There’s been a lot of buzz about using AI in your job search lately, but how do you know when to use it and when to enlist the help of a career coach? I have a lot of thoughts about this and have seen AI used well and used poorly. With any new technology, there is a learning curve, I talked about some of the new technologies added to the job search over the years in my previous post How to Job Search for the First Time in Decades. There are great features that come with any new technology, but you want to make sure you keep to the mission of your job search and that’s making yourself stand out. Here’s my take on how you can use AI to enhance your job search and what you should avoid.
You may have already been exposed to AI in previous job searches with the Applicant Tracking System, or ATS as we call it. This is when you submit your resume online and the ATS scans your resume, parses it for relevant content, and then stores the information for recruiters. But with the rise of artificial intelligence, you’ll be exposed to this more frequently, especially if you’re applying to larger companies.
Keep it Simple
The first thing AI and I agree on is to keep your resume simple. I don’t offer overly formatted resumes (like Canva or Etsy templates) that are all graphics and no substance. With all of the fantastic design options out there, it can be fun to make your resume look “pretty.” Think Reese Witherspoon in Legally Blonde. But most of the time, a computer is the first one to see your resume and those fancy fonts and cool colors don’t compute. They also take away from the story that you’re trying to tell with your resume. Your career wins are the things that should stand out…not your name or the personal logo you’ve spent hours creating.
Keep it Personal
While AI might be a great tool to get you started, it doesn’t replace the human touch when creating your resume and cover letter. You still have to give AI the information, and if you don’t share your big career wins, AI isn’t going to magically transform your resume into something amazing. Boring bullets that list all your jobs, dates, and titles aren’t going to do you any favors. Conversely, working with a career coach allows someone to interview you and get the real story behind your experience. What is your management style? What kind of projects did you lead? What did you build at the company? If you don’t give AI the data points that make you shine, then it’s not going to create them. It’s also worth noting that 11% of job seekers were rejected once it was learned from the hiring company that the candidate used ChatGPT. I suspect you will see that number start to rise as ChatGPT becomes more popular.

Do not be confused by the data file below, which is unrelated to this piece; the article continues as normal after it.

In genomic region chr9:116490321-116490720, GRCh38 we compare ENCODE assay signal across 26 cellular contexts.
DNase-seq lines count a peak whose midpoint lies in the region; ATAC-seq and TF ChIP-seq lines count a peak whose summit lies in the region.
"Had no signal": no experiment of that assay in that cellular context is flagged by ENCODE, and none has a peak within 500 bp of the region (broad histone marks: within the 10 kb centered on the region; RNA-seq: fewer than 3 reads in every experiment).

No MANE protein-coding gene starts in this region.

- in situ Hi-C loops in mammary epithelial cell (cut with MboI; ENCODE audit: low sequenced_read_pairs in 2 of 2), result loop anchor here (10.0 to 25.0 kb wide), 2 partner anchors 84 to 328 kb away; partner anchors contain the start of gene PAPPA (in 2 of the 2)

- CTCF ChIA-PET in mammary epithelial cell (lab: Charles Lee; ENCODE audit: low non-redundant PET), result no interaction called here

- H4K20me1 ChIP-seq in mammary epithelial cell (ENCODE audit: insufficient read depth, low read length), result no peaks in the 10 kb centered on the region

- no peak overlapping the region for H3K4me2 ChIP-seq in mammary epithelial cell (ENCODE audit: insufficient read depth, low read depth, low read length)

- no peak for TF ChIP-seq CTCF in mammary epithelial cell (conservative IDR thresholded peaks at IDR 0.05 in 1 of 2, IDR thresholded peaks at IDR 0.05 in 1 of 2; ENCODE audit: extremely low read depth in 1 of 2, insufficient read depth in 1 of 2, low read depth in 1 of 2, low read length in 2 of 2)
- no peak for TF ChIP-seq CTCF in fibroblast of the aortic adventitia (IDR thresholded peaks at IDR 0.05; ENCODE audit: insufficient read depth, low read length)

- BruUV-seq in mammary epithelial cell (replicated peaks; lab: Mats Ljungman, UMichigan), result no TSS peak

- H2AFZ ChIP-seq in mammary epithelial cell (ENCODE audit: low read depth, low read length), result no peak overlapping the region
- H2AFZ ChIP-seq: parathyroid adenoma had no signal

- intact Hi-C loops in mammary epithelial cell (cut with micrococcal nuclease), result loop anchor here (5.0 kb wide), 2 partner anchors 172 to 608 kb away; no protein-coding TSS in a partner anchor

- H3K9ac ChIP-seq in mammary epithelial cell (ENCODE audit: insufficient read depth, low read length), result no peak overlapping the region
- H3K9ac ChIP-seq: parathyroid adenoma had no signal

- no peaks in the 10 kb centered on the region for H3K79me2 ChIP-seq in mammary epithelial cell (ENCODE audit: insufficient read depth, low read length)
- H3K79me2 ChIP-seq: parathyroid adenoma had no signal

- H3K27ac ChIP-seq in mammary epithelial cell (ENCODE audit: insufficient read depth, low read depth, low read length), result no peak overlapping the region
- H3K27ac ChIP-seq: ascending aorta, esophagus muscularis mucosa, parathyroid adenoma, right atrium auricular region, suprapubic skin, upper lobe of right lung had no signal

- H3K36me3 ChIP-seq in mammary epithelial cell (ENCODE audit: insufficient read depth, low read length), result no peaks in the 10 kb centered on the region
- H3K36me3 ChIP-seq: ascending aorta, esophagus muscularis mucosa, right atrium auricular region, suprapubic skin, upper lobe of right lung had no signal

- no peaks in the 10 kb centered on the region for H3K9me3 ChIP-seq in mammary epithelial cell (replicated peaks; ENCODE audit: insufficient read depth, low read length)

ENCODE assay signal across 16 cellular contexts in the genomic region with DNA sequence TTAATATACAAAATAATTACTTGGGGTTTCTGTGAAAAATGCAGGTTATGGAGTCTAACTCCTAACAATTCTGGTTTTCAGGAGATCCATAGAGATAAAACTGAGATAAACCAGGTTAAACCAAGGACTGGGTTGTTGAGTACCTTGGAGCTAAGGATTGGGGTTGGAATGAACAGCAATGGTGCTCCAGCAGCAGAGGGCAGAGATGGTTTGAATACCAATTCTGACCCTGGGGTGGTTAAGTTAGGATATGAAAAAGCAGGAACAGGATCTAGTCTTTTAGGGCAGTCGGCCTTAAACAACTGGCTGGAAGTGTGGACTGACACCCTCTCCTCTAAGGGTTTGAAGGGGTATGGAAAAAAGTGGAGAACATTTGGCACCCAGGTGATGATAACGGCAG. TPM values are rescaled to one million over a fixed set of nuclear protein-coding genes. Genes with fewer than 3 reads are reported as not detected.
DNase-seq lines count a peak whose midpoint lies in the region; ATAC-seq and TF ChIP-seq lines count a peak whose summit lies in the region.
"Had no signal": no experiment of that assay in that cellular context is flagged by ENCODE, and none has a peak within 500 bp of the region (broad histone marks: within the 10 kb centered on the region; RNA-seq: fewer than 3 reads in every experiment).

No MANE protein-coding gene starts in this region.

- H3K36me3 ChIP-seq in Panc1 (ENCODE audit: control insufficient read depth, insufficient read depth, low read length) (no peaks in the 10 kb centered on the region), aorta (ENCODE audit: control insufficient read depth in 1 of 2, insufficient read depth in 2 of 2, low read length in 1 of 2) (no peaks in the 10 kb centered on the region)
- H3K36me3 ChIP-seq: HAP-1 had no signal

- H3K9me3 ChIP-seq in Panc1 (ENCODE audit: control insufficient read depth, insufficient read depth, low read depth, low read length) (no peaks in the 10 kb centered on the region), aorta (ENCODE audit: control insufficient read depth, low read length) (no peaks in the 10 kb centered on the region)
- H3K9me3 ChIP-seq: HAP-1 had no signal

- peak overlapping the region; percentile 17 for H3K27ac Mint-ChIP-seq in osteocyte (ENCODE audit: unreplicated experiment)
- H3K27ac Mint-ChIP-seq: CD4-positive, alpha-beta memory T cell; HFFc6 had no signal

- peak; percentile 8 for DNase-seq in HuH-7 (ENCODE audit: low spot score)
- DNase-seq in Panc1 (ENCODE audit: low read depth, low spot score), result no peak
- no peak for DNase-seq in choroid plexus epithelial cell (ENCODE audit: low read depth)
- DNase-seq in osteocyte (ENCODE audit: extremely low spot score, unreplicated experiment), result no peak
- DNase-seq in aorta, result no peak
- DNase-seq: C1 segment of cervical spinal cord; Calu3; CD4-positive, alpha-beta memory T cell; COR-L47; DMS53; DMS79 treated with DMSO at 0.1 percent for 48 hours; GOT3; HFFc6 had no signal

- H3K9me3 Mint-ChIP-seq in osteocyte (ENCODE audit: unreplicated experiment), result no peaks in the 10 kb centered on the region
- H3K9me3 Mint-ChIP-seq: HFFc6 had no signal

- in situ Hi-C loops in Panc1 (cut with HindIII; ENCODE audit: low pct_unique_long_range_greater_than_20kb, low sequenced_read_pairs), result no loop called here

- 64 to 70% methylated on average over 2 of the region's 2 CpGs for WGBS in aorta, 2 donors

Keep it Customized
Once you have a fantastic resume and cover letter, one way you can use AI in your job search is for customization. One of the things that the ATS does is scan resumes for keywords. Resumes that make it through the scan with those keywords are moved to the top of the list. Using a tool like JobScan allows you to compare your resume and cover letter to the job description and rate how well your resume matches with that particular job. It can also offer suggestions on how you can optimize. Then you can review the suggestions and swap out a few words to align yourself more with the job description. I recommend using this in moderation, but it can be helpful and make you think about aligning your experience with each job description.
Keep it Connected
We all know that networking is at the heart of any job search. You’ve heard people say “It’s all about who you know” and that stands true today. A personal connection or referral is the best way to get your foot in the door at a company. So why not use AI to hold you accountable for your networking outreach? If you have a list of people you want to connect to or even people you haven’t spoken to in a while, it can be daunting to start reaching out…especially for my introverts. A blog on Expandi recently shared how to use Chat GPT to do outreach for sales and you can apply it to your networking plan. You can use the LinkedIn profiles of people you want to connect with and it can give you outreach prompts. This can be helpful when you don’t know where to start. My only caveat is to doublecheck these and make sure it all makes sense – AI can spit out some pretty funny stuff.
Keep it Professional
One of my favorite uses of AI is to write your resignation letter. This is one instance where you don’t want to be personal, you want to remember to state important information about your final working days and transfer of information. It can be hard not to get personal when you resign, and AI can help you keep it concise. A tool like KickResume helps you get the job done without burning any bridges.
If you’re just starting your job search and aren’t sure where to start with your materials, I have a wealth of resources to get you going. Here’s a list of some of my FREE and low-cost tutorials to kick-start your search:
And if you need a career coach to work with you in creating a glowing resume and cover letter that make you shine, schedule a FREE consultation with me, and let’s get you the job of your dreams.